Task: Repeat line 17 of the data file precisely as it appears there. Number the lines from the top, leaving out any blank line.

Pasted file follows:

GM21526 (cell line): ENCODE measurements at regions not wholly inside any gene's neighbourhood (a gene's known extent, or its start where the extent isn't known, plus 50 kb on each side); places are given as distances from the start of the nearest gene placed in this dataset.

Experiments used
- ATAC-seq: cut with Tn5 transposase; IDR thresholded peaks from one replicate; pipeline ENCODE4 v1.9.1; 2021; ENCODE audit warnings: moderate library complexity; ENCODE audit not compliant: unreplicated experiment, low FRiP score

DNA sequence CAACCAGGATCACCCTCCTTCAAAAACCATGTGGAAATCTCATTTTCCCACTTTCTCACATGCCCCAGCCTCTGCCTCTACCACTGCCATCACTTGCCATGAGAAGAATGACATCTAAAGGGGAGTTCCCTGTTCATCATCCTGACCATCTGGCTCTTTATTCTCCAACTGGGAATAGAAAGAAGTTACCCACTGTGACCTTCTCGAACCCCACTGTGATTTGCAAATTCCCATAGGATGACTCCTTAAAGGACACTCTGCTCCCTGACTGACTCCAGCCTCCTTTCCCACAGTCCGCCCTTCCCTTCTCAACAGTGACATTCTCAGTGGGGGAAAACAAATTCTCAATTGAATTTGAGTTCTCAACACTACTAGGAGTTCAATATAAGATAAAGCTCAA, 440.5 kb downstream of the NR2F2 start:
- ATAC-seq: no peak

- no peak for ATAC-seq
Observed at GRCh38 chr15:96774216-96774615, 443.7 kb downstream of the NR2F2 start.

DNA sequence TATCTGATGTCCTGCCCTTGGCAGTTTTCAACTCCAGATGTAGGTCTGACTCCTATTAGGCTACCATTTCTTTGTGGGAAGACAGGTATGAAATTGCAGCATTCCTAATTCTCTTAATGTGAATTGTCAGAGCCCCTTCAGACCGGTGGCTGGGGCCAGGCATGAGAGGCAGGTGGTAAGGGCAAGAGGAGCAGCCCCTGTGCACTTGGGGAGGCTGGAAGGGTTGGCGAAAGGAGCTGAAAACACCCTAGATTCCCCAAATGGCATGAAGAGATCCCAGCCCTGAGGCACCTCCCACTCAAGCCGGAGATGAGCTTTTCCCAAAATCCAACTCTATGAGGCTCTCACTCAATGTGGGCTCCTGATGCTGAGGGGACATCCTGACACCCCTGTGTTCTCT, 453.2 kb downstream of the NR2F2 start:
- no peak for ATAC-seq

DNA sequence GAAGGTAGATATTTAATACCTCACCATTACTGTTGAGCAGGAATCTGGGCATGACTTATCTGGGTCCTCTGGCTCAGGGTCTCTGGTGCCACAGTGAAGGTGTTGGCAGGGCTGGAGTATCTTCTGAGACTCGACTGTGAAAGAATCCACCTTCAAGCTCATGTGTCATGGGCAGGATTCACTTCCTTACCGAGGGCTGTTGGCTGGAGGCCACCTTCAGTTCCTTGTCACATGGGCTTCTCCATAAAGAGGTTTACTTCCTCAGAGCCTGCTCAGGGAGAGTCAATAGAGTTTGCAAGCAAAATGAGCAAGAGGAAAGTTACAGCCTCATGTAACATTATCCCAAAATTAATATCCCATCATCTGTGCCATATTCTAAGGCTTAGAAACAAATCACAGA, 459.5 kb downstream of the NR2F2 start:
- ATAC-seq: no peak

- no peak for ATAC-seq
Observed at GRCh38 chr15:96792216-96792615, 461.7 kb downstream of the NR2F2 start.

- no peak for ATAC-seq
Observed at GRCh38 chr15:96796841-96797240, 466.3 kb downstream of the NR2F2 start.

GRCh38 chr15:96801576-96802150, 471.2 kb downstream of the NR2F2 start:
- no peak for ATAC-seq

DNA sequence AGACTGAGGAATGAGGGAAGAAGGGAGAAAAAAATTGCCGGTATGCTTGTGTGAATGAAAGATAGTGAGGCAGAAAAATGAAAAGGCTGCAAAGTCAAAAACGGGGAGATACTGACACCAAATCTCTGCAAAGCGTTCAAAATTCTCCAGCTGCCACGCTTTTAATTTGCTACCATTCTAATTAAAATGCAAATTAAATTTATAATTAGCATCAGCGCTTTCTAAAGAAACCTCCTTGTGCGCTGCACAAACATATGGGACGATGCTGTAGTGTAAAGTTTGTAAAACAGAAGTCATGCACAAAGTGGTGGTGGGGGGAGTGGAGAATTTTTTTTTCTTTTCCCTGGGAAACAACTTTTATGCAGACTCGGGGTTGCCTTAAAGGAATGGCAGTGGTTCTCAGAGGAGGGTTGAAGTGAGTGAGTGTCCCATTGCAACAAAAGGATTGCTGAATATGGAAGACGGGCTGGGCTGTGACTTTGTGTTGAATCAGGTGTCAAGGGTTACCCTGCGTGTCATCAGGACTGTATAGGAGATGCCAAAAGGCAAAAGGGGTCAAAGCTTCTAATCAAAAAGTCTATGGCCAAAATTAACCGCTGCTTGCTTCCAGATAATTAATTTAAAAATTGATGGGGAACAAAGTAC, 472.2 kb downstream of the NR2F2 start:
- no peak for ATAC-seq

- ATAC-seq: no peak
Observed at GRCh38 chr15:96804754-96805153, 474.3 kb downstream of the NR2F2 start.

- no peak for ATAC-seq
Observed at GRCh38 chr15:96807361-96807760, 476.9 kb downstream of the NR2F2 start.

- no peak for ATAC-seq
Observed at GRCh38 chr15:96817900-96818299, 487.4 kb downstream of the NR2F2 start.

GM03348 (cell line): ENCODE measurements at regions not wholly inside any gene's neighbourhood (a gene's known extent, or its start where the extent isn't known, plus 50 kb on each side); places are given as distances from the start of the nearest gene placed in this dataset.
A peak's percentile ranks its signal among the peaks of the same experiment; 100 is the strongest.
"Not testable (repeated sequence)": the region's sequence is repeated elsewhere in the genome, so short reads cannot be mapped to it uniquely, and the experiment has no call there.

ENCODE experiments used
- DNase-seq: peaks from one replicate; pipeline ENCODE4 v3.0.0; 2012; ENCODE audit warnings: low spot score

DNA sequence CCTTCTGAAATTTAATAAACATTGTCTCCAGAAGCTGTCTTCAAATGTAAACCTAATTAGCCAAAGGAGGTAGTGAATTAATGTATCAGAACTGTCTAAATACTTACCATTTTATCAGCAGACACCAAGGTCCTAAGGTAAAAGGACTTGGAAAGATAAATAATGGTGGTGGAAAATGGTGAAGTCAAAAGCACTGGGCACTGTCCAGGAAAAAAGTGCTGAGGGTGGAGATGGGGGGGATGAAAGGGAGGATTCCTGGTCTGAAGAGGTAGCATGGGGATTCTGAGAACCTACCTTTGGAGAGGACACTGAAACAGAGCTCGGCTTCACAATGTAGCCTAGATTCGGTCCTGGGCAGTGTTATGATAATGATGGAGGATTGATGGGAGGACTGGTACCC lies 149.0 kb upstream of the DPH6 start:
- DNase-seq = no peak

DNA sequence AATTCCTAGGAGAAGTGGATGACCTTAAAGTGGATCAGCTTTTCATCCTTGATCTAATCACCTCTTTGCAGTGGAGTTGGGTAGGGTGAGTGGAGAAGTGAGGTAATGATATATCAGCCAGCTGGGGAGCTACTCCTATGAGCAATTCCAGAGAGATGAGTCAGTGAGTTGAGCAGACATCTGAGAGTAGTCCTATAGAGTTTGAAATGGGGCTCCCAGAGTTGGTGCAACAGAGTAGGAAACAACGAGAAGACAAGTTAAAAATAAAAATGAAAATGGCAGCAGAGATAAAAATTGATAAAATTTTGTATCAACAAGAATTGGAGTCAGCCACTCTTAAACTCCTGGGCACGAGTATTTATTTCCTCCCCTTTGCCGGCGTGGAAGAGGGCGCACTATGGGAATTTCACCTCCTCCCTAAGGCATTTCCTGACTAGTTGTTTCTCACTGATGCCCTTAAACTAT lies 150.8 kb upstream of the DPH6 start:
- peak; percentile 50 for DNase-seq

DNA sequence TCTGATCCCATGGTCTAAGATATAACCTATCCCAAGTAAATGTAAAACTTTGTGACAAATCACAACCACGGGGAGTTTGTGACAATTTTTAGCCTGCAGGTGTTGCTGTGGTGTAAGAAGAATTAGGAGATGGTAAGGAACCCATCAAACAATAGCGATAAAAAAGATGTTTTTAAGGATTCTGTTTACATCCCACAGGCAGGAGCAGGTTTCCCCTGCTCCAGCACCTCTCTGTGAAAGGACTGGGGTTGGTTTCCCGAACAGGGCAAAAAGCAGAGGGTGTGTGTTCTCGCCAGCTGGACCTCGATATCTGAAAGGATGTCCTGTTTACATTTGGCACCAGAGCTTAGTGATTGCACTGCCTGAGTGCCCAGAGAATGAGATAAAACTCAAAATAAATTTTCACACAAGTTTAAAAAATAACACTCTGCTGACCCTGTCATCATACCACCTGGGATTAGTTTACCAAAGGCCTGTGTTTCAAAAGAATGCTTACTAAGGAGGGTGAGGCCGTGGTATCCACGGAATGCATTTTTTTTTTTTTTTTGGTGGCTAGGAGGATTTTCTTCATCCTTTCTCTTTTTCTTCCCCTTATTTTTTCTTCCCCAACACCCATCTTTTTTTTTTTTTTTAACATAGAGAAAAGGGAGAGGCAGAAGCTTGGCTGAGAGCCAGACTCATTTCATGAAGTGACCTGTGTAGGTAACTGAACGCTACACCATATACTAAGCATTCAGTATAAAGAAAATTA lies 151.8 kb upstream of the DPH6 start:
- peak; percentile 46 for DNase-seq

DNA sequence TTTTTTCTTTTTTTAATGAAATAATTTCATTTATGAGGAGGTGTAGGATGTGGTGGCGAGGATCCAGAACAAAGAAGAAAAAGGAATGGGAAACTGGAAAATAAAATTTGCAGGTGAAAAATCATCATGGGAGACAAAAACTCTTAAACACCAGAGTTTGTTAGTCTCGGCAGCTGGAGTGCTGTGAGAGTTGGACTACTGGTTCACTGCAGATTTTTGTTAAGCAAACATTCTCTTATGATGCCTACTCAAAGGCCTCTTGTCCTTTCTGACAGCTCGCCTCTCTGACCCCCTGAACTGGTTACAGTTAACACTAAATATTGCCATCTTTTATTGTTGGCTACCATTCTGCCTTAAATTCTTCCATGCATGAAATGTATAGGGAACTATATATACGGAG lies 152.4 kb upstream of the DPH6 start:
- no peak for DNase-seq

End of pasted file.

- no peak for ATAC-seq